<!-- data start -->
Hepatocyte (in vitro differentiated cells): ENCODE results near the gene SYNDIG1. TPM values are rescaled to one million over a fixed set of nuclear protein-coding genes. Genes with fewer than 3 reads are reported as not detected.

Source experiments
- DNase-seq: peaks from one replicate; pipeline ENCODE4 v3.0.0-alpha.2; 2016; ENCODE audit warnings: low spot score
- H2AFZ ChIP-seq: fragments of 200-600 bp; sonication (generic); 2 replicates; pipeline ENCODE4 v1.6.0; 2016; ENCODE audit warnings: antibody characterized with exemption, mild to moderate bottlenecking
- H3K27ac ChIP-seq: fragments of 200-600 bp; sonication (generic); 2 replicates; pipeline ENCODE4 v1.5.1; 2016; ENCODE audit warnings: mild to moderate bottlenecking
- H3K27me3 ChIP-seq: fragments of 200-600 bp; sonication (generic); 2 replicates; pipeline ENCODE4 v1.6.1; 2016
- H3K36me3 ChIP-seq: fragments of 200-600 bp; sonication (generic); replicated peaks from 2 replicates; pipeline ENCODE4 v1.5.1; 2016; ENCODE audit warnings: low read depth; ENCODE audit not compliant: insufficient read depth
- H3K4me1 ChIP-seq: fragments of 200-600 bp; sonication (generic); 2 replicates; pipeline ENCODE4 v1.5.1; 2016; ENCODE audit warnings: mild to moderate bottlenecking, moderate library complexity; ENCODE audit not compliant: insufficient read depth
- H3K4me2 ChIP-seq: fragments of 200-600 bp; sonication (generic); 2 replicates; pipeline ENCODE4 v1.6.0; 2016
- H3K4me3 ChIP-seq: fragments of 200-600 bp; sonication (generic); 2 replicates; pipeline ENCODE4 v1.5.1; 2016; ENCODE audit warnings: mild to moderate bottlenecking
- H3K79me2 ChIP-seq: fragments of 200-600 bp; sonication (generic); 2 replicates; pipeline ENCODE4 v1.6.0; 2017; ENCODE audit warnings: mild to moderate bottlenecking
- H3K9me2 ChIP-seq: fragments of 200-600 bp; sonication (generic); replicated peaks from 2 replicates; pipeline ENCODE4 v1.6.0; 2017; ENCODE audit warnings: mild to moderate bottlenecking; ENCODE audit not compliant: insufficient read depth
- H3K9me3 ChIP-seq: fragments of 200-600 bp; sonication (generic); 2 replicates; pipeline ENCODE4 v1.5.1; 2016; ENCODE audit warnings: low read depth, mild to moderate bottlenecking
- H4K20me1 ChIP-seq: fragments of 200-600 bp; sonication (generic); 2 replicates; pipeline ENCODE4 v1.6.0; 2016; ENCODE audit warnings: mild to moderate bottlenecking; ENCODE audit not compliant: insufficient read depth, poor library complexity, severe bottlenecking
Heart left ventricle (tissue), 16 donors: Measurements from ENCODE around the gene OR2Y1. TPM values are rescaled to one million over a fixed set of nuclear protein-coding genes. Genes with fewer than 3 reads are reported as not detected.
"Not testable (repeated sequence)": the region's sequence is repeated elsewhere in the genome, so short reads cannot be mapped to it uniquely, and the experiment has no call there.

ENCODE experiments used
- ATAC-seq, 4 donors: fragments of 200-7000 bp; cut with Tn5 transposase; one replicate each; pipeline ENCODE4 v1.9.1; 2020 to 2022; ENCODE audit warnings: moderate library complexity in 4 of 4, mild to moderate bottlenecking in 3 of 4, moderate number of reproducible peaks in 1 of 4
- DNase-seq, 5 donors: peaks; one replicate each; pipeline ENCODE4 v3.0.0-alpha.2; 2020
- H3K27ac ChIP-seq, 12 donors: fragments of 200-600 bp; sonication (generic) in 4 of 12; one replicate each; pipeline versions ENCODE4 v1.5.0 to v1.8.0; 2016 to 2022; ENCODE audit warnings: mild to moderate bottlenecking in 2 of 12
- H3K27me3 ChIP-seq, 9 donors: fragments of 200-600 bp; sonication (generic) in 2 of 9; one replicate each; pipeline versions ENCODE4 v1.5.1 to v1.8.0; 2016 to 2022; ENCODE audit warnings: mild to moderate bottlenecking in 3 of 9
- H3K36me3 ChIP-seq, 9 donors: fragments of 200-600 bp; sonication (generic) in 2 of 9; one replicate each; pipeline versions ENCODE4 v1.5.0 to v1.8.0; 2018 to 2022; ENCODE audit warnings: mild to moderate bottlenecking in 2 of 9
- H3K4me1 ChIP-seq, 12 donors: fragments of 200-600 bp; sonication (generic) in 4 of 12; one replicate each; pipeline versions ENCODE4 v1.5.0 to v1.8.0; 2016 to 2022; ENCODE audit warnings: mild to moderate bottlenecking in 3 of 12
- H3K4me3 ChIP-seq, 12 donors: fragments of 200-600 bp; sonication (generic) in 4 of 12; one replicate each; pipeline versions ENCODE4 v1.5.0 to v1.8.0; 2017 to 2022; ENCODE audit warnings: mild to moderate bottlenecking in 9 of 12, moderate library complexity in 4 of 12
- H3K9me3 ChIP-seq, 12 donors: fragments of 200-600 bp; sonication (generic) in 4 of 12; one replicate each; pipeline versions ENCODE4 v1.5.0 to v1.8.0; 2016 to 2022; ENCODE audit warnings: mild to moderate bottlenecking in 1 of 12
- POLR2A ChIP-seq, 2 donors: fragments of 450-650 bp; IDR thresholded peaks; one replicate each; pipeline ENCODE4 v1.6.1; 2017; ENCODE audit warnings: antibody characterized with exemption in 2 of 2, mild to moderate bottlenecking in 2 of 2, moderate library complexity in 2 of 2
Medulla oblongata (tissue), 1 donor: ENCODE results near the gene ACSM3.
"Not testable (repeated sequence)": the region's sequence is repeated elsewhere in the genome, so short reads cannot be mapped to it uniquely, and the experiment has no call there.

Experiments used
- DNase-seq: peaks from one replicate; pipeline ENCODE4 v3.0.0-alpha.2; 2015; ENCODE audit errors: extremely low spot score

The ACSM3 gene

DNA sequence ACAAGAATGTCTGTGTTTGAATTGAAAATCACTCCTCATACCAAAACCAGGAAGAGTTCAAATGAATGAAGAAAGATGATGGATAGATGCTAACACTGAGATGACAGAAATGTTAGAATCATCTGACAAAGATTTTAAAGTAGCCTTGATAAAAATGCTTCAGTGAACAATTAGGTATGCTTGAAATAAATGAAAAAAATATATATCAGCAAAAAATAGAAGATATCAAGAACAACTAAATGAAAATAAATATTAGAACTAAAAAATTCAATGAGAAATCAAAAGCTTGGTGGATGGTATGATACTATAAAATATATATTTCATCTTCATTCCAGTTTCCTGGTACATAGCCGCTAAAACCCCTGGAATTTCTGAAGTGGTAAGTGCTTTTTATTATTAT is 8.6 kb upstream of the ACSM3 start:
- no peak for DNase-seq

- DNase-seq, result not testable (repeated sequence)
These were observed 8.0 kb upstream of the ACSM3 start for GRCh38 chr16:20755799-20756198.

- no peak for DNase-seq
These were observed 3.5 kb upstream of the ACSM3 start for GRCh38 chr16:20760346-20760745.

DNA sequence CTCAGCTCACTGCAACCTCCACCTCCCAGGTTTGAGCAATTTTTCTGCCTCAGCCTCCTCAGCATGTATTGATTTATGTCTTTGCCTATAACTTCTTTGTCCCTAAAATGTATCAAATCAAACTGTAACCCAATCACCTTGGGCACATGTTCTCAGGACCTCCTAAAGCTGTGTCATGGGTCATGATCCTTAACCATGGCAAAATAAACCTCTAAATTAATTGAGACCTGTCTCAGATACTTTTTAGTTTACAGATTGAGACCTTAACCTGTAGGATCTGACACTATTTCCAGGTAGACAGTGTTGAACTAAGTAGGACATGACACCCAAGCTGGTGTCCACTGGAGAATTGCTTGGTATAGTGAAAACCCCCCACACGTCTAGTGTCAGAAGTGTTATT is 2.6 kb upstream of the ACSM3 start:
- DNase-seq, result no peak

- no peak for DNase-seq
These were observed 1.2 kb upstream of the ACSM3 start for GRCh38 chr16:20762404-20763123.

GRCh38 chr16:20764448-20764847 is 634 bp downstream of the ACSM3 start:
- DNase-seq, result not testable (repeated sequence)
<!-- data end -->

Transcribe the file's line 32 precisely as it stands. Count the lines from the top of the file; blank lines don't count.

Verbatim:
DNA sequence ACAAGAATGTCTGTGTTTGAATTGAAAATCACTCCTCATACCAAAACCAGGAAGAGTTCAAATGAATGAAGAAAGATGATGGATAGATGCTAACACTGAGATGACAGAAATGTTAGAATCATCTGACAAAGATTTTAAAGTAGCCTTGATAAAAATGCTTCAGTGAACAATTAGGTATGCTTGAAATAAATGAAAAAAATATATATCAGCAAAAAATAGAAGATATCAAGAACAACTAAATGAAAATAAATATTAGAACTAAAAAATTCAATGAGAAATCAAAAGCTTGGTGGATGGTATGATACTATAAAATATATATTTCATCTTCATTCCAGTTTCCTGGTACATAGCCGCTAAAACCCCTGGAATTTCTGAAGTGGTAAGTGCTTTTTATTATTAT is 8.6 kb upstream of the ACSM3 start: